The Prism and the Rainbow: A Christian Explains Why Evolution Is Not a Threat

Hardcover (Print)
Used and New from Other Sellers
Used and New from Other Sellers
from $1.99
Usually ships in 1-2 business days
(Save 90%)
Other sellers (Hardcover)
  • All (46) from $1.99   
  • New (16) from $1.99   
  • Used (30) from $1.99   

Overview

God or Darwin? It is one of the most contentious conflicts of our time. It is also completely unnecessary, according to Joel W. Martin, an evolutionary biologist and ordained elder in the Presbyterian Church USA. In this slim but powerful book, Martin argues that it is not contradictory to be a practicing, faithful Christian who accepts the science of evolution.

Martin finds that much of the controversy in the United States over evolution is manufactured and predicated on a complete—and sometimes willful—misapprehension of basic science. Science and religion, he says, serve different purposes and each seeks to answer questions that the other need never address. He believes that many of the polarizing debates about evolution distract from the deeper lessons of Christianity and that literal, fundamentalist readings of the Bible require the faithful to reject not just evolution but many of science's greatest discoveries.

Just as the scientific explanation of rainbows is not meant to refute the biblical "rainbow" story of God’s promise, evolutionary theory is not a ploy to disavow the divine. Indeed, Martin shows that the majority of Christians worldwide accept the theory of evolution. He urges his fellow Christians to refuse to participate in the intellectually stifling debate over evolution and creationism/intelligent design.

Johns Hopkins University Press

Read More Show Less

Editorial Reviews

School Science Review - Michael Reiss

This is a book that would be well worth including in the library of any school or college that educates students over the age of 16.

Midwest Book Review

Covers the Christian debate over Darwin—and finds that much of the controversy in the U.S. over evolution is manufactured on a complete, often willful miss-appreciation of basic science. Chapters serve to erase these errors, offering insights into robots of debates about evolution and supporting Christianity and a less literal interpretation of Biblical ideas. Christian collections need this!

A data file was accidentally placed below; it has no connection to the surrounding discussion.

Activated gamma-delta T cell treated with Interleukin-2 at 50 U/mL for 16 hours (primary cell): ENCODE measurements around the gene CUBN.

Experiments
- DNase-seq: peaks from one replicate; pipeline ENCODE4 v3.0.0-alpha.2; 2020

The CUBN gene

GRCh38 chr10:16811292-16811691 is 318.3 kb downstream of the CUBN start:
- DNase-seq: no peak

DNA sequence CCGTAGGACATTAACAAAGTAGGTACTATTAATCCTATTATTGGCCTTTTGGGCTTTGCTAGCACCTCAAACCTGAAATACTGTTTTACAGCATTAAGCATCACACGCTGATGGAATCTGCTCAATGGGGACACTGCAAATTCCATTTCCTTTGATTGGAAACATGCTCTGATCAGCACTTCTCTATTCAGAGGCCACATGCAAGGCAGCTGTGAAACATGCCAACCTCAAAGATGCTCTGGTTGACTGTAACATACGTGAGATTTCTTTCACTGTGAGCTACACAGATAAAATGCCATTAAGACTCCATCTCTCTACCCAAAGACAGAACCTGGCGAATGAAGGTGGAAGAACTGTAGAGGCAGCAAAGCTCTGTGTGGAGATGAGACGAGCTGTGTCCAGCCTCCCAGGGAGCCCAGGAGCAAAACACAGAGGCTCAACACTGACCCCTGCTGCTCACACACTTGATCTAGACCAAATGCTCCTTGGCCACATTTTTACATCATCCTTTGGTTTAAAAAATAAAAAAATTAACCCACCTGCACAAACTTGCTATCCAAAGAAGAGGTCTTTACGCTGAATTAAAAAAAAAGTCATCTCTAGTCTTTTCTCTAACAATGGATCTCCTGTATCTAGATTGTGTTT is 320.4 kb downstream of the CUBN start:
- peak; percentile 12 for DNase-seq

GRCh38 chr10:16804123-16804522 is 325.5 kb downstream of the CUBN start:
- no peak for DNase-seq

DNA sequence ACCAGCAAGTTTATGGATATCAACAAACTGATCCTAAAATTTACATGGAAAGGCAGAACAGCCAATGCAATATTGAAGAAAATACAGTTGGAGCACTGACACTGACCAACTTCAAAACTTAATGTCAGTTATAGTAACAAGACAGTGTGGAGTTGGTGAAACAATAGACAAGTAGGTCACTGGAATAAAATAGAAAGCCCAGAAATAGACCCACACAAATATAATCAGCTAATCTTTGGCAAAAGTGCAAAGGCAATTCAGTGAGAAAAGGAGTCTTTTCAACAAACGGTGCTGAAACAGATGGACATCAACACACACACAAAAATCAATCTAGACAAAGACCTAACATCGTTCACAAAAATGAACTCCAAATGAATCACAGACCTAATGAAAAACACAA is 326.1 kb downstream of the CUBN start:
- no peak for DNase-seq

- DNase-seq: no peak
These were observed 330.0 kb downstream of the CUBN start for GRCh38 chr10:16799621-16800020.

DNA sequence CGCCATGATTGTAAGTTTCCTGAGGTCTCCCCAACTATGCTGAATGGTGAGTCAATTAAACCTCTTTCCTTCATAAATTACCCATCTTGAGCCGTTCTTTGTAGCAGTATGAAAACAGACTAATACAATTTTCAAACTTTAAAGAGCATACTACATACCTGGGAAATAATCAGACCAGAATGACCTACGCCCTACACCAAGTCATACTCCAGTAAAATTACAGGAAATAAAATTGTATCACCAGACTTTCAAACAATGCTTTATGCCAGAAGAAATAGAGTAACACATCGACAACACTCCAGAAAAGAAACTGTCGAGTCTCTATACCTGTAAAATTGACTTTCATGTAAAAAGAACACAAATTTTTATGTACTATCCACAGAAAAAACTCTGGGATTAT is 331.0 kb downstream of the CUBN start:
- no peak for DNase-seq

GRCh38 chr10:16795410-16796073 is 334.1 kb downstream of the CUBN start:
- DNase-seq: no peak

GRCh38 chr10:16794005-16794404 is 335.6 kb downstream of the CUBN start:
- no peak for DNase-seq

Louisiana Coalition for Science

If you are a young person who has been looking for a way both to retain your personal faith and appreciate the wonders of modern science, you cannot find a better book than this one. If you are the parent of a young person who has raised the question of the relationship between science and religion, you owe it to that young person to help prevent what could be a totally unnecessary dilemma as your child encounters the massive, compelling evidence for evolution in college biology classes.

School Science Review
This is a book that would be well worth including in the library of any school or college that educates students over the age of 16.

— Michael Reiss

Perspectives on Science and Christian Faith

Martin offers a book to an audience of students and parents (and presumably to other nontheological experts). Its purpose is to make a case supporting the thesis that evolutionary biology is consistent with Christian theology, and further, that evolution supports major biblical themes. Martin also wants to inform his readers of the nature of science, some areas of past conflict (and eventual resolution) between science and faith, and some cautionary advice for Christian laity in their Bible reading as they attempt to discern the Bible’s message to us today. In our opinion, Martin does all of this effectively in a concise package.

Read More Show Less

Product Details

  • ISBN-13: 9780801894787
  • Publisher: Johns Hopkins University Press
  • Publication date: 5/11/2010
  • Edition description: 20
  • Pages: 192
  • Sales rank: 1,210,563
  • Product dimensions: 5.80 (w) x 8.50 (h) x 0.90 (d)

Meet the Author

An ordained elder in the Presbyterian Church USA, Joel W. Martin is the chief of the Division of Invertebrate Studies and curator of Crustacea at the Natural History Museum of Los Angeles County. He is a youth advisor at a Presbyterian Church in Southern California and currently teaches Sunday school and confirmation classes.

Johns Hopkins University Press

Read More Show Less

Customer Reviews